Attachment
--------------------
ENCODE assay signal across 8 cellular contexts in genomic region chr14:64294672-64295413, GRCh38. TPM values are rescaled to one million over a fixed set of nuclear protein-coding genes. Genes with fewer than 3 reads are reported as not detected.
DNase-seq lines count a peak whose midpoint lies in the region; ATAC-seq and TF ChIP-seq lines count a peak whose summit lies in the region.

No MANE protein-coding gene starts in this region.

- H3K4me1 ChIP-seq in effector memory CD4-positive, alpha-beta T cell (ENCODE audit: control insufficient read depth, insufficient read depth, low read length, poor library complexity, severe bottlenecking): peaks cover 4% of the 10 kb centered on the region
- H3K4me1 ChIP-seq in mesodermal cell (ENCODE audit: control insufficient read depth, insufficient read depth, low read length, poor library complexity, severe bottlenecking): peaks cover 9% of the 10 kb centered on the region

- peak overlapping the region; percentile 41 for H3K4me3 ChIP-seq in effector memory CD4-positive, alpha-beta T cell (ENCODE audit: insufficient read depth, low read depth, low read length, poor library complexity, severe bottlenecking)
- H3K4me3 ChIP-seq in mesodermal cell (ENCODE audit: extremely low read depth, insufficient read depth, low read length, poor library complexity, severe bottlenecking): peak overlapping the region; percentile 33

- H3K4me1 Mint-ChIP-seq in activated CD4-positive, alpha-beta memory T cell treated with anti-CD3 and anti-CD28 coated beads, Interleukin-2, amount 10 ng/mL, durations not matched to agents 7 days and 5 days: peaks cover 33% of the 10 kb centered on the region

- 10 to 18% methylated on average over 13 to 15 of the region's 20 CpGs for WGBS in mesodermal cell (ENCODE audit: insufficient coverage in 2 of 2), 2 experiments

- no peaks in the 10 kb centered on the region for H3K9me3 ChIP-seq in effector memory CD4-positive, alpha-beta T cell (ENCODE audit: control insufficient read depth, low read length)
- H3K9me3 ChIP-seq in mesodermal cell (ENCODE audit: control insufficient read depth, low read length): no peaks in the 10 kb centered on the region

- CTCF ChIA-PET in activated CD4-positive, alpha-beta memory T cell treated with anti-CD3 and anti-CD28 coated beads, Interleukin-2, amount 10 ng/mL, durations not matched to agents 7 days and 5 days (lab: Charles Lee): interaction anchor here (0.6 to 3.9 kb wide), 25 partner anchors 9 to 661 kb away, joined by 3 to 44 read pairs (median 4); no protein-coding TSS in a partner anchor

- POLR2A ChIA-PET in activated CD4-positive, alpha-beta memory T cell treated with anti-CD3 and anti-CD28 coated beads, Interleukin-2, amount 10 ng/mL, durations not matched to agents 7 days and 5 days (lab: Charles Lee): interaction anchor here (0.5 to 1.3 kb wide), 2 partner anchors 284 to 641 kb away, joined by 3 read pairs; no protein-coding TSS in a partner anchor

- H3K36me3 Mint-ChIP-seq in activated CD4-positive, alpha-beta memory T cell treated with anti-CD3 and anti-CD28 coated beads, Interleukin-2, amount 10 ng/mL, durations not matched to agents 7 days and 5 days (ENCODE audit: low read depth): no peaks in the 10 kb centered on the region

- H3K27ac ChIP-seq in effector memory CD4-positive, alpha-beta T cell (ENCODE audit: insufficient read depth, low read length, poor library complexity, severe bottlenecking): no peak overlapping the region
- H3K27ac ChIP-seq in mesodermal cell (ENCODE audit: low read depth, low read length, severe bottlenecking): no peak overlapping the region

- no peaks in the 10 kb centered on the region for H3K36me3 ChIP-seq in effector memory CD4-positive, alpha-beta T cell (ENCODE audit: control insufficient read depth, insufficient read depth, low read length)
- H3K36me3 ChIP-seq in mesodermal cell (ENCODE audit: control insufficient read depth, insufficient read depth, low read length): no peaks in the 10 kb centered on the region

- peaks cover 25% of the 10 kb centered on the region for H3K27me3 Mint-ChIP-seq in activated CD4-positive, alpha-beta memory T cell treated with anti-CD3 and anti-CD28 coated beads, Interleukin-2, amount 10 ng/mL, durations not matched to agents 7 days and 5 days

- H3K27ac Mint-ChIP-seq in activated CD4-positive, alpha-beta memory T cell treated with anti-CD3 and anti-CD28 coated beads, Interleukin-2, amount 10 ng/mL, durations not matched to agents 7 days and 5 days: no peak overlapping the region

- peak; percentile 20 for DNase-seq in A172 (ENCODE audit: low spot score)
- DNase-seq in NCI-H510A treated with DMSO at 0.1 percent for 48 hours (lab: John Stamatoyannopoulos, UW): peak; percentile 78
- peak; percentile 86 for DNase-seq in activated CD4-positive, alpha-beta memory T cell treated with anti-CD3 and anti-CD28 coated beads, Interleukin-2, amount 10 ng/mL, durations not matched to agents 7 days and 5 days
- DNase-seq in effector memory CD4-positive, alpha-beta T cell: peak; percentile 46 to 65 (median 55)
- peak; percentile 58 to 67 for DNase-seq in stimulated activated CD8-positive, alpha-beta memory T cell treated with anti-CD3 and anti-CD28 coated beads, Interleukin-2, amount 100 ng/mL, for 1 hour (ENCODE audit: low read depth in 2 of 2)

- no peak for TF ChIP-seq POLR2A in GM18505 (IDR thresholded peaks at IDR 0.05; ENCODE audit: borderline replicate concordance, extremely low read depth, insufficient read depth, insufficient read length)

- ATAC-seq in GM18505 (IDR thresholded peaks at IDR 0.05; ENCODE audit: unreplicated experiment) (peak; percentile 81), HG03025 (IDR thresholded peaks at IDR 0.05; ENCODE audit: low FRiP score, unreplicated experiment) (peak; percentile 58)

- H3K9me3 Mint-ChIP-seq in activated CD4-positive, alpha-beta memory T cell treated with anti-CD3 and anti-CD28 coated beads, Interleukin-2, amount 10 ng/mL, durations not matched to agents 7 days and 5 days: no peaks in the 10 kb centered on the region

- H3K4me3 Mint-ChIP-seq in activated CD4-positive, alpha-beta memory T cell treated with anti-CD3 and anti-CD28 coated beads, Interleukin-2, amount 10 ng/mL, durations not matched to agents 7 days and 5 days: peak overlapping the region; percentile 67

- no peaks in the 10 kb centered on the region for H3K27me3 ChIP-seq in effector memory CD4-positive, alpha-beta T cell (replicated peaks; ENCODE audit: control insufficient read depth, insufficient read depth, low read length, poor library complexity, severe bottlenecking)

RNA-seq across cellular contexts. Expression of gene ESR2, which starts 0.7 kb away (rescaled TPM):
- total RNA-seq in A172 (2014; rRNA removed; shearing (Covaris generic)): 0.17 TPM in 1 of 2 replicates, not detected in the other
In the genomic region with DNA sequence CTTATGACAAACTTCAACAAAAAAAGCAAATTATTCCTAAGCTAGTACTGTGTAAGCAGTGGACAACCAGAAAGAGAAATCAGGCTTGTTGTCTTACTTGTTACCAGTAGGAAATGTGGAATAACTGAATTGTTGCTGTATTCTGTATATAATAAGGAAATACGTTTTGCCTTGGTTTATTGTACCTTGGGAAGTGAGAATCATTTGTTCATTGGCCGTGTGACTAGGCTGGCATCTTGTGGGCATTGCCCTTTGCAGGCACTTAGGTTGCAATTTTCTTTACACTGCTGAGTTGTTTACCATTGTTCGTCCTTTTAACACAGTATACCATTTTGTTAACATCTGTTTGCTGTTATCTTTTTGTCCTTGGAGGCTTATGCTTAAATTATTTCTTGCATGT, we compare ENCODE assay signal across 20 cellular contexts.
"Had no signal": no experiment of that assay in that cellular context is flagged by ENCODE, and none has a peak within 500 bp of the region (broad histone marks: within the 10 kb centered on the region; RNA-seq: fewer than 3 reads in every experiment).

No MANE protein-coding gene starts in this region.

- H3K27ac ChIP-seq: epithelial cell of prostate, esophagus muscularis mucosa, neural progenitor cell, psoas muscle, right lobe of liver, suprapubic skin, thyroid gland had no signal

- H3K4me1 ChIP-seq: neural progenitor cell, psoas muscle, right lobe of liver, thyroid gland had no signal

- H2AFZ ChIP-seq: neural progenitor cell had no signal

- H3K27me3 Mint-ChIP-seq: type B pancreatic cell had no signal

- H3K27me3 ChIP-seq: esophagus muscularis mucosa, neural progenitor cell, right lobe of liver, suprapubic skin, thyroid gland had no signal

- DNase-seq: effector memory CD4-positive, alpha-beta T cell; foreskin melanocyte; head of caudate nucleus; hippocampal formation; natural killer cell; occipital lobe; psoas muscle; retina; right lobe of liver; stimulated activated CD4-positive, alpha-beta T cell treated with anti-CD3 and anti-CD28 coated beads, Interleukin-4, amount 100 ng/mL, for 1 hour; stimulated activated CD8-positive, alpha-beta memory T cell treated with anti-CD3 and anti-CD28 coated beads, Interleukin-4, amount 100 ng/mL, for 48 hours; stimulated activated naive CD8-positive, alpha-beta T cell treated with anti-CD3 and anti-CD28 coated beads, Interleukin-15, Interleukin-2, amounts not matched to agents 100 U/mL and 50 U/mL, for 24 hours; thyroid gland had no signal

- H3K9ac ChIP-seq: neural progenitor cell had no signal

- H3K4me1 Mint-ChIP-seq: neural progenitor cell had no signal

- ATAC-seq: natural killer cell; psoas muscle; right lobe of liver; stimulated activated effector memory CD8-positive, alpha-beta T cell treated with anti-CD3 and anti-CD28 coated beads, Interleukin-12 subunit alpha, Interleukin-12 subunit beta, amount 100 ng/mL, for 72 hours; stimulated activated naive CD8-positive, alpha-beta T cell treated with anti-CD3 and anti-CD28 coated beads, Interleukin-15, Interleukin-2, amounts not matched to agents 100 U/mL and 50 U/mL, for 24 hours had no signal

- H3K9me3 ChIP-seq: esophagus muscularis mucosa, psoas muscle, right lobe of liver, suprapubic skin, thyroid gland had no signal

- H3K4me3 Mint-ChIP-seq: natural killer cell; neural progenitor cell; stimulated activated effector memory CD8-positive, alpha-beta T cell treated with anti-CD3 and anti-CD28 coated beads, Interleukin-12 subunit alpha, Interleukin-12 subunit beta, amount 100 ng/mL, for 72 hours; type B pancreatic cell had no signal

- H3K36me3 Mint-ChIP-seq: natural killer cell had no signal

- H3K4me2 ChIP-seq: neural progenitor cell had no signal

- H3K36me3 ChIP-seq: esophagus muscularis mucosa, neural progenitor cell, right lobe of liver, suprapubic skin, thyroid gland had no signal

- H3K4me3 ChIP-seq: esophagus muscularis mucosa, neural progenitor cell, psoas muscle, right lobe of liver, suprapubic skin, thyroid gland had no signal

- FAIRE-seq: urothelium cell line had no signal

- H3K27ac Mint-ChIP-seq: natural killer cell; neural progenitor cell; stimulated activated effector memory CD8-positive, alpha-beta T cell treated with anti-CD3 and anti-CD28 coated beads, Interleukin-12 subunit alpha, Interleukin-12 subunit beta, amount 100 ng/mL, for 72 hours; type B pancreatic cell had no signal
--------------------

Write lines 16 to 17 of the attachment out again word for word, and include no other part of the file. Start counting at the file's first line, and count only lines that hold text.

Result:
- H3K27ac ChIP-seq in mesodermal cell (ENCODE audit: low read depth, low read length, severe bottlenecking): no peak overlapping the region

- no peaks in the 10 kb centered on the region for H3K36me3 ChIP-seq in effector memory CD4-positive, alpha-beta T cell (ENCODE audit: control insufficient read depth, insufficient read depth, low read length)